Review Summary: Despite the horrible song titles, album cover and band name, Bulletproof Tiger's debut is a journey through bright canyons and dark storms that is an impressive feat of math rock.
Technical music can often times prove difficult to digest. Constant tempo changes, odd time signitures and the overall insanity that it portrays can overwhelm most listeners and the style is generally reserved only for those who seek it out. Ohio's the Bulletproof Tiger seek to remedy that problem with their first full length, You Wanna Kiss About It"
showcasing technicality alongside genuine fun.
Within 30 seconds of album opener Franko Spanko's Greatest Hit
's intro, it is obvious that the guys behind the instruments possess an abundance of talent and skill. The guitar and bass work is melodically frantic but remains tight while being complemented by the equally complex drums. Each instrument is incredibly crisp and has a bright tone. Often times, every member is playing something intricate but they never overpower the rest of the band. Everyone knows their place and their boundries and it is this sonic mastery that really allows the Bulletproof Tiger to succeed.
The difference between Bulletproof Tiger and other math bands is that though the band utilizes finger tapping and insanely gifted fretboard hands, not fingers, it is never technicality for technicalities sake. The music contains enough melody and soothing sections that listening to You Wanna Kiss About It"
never becomes a chore, but instead a delightful journey through bright canyons within the first half and a storm through the second. The band knows exactly when to slow things down so the listener doesn't become overloaded. Each song features a slower section, such as the middle of Everything Popular is Wrong
and the entirety of the appropriately titled Our Band Name Sucks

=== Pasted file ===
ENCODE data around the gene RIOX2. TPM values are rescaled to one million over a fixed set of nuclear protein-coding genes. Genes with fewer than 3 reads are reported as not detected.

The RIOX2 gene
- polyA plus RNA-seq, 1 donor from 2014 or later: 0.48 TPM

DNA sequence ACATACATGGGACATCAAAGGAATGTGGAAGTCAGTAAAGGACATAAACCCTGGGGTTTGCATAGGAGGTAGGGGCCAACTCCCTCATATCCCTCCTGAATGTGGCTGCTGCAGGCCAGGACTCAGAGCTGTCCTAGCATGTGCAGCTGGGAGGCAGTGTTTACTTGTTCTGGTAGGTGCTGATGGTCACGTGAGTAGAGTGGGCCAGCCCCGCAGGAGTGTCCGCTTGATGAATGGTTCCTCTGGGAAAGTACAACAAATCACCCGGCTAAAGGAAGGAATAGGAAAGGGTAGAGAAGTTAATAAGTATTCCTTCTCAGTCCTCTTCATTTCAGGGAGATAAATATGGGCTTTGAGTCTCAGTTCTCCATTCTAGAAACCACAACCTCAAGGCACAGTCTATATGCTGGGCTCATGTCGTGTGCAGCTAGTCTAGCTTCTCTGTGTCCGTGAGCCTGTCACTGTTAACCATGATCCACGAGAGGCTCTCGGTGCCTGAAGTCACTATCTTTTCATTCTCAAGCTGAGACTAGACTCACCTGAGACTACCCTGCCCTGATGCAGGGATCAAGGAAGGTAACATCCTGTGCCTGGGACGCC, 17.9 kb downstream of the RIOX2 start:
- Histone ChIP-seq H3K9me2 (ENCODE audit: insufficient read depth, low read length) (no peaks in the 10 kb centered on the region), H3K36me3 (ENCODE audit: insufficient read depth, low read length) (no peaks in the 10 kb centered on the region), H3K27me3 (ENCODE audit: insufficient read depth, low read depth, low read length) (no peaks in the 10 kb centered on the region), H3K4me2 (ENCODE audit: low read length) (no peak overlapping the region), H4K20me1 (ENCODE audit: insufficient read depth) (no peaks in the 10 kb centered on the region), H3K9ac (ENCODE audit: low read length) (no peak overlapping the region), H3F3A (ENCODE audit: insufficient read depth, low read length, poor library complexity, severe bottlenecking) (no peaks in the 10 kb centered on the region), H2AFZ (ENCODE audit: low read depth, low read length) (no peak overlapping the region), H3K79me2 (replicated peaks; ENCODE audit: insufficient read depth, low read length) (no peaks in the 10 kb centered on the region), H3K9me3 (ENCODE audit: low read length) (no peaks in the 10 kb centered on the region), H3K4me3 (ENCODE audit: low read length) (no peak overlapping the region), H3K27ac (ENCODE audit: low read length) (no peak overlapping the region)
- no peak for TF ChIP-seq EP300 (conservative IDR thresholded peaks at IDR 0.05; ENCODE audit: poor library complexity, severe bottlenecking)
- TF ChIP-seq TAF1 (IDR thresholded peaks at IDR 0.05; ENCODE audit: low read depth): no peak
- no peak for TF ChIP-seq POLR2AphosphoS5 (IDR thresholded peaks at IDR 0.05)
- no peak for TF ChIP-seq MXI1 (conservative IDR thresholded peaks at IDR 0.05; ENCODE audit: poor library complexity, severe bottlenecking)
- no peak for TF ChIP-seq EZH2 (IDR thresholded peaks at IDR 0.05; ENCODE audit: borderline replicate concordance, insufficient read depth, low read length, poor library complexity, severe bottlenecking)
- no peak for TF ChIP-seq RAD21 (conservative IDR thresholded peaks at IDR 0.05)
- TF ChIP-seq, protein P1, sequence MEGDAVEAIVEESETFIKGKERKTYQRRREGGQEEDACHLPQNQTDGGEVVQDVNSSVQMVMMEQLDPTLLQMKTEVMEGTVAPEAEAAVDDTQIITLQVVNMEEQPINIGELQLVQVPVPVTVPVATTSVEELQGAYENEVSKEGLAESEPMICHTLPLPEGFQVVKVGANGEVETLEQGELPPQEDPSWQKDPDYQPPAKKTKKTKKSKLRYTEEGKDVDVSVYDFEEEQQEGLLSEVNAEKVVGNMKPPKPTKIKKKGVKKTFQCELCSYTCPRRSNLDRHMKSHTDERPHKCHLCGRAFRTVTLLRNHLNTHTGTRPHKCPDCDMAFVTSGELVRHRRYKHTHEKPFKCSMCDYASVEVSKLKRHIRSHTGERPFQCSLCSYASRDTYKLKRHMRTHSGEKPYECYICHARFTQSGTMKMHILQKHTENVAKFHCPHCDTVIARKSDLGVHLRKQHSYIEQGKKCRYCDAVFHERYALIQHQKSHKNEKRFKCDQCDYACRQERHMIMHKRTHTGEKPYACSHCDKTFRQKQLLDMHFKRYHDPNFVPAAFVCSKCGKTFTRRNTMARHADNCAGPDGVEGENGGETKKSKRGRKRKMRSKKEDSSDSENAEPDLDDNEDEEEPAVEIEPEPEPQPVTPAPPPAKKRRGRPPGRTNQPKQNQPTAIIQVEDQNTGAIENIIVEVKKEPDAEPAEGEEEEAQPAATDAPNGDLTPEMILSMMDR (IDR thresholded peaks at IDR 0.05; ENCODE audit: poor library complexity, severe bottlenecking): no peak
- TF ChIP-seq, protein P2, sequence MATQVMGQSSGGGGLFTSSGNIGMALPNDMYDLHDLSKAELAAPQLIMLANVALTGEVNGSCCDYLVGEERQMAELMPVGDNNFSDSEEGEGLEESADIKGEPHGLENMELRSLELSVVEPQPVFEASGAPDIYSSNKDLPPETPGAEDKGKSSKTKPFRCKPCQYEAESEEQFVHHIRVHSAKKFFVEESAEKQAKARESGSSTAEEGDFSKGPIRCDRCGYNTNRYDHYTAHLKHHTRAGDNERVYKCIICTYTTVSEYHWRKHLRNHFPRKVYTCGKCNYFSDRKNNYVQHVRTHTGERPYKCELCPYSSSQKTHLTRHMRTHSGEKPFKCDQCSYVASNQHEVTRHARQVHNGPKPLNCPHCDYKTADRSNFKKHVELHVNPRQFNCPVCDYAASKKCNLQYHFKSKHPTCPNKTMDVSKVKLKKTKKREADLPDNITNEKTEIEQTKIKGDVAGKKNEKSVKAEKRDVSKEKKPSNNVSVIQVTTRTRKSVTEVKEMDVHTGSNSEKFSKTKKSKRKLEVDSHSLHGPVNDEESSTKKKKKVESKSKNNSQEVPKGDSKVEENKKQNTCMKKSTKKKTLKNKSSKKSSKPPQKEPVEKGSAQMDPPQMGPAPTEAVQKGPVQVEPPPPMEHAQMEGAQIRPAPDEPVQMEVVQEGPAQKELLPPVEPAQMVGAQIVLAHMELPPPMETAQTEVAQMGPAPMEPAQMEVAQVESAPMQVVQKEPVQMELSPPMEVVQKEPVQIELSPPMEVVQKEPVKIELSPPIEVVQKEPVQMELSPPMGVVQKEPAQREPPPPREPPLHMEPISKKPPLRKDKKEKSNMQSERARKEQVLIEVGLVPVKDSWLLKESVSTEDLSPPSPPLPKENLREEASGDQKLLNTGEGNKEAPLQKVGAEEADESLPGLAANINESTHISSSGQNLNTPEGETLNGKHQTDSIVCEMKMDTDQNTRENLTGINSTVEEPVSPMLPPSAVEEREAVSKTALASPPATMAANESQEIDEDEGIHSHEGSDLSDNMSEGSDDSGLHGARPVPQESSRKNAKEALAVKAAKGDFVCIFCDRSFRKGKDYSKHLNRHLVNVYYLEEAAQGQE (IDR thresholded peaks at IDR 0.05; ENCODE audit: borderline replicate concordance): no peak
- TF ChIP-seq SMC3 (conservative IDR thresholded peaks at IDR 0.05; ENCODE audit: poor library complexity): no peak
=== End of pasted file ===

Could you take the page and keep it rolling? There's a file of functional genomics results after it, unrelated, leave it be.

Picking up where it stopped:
, or something more groove oriented such as the 3 second mark of Franko Spanko's Greatest Hit
that would fit right at home on a Minus the Bear record. Typically, these sections are extremely brief but they allow enough room to breathe before the tappings can resume that the listener isn't beaten over the head.
It is within the second half of the album that the band displays a much more post rock vibe and it is a welcome addition. The outro to Garth "The Belt" Brooks
treats us to our first taste of distortion while finger tapping leads us into a powerful crescendo that feels like a storm is on it's way. A third of the way through, Paper, Socks, Raper
we are treated to a soothing jazz like section with ambient chords while the drums rain down before Christopher "Walken" Reeve
has it pouring. The final track, Menter Mandman
, ends the album in the exact opposite manner that it started. Calm.
Though the album is wildly complex, it is very calculated in a manner that never feels forced and is always fun. The Bulletproof Tiger's You Wanna Kiss About It"
is a mind blowing debut that should prove to be a wonderful introduction into the world of math rock for those curious as long as they wish to think and dream with their music.